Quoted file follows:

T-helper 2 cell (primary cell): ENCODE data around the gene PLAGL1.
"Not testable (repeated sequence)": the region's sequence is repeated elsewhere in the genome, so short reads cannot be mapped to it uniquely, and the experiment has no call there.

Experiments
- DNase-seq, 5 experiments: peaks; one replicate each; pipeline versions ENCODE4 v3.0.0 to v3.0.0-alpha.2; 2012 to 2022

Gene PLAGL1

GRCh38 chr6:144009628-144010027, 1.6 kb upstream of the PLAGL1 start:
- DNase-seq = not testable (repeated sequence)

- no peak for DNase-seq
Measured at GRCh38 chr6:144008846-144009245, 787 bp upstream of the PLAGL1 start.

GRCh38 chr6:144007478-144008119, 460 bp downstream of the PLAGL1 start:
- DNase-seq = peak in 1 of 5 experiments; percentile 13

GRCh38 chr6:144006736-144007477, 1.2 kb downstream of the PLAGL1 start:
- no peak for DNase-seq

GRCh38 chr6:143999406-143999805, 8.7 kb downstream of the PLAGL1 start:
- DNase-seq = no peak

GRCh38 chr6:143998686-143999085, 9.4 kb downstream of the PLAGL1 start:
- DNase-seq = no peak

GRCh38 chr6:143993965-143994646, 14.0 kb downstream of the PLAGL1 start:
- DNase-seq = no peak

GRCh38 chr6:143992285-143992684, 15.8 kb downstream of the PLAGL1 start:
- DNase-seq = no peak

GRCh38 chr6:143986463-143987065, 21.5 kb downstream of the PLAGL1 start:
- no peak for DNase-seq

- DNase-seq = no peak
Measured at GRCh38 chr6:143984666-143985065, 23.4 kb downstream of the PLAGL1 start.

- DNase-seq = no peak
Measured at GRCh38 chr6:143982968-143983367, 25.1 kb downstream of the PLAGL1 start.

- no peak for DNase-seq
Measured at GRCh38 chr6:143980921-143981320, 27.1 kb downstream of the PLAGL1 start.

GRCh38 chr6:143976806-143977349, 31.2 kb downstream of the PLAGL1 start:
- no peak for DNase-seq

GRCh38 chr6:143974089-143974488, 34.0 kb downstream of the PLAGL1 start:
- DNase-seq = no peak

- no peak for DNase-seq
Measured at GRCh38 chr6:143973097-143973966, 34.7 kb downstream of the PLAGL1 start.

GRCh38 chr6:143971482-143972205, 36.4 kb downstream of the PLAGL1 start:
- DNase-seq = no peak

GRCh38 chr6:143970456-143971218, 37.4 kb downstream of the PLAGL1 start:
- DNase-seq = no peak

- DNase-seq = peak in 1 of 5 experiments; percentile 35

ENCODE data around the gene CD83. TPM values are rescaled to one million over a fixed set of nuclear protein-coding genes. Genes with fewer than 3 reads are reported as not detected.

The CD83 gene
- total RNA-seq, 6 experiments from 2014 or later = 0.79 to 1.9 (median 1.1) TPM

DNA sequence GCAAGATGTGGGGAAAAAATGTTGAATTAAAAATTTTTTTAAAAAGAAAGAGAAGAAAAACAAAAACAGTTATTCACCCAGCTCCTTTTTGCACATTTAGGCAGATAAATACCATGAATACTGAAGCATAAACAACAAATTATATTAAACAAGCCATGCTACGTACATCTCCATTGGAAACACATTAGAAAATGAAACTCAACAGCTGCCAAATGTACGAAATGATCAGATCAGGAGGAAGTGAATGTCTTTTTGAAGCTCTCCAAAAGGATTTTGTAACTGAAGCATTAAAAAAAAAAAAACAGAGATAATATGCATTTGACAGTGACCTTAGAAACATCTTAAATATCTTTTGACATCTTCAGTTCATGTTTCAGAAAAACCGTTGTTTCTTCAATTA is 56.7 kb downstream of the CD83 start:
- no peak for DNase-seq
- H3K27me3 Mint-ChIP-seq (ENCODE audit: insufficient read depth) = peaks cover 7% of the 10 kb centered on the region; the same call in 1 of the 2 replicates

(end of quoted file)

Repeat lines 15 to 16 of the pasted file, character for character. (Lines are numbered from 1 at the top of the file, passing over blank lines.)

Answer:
- DNase-seq = no peak

GRCh38 chr6:143998686-143999085, 9.4 kb downstream of the PLAGL1 start: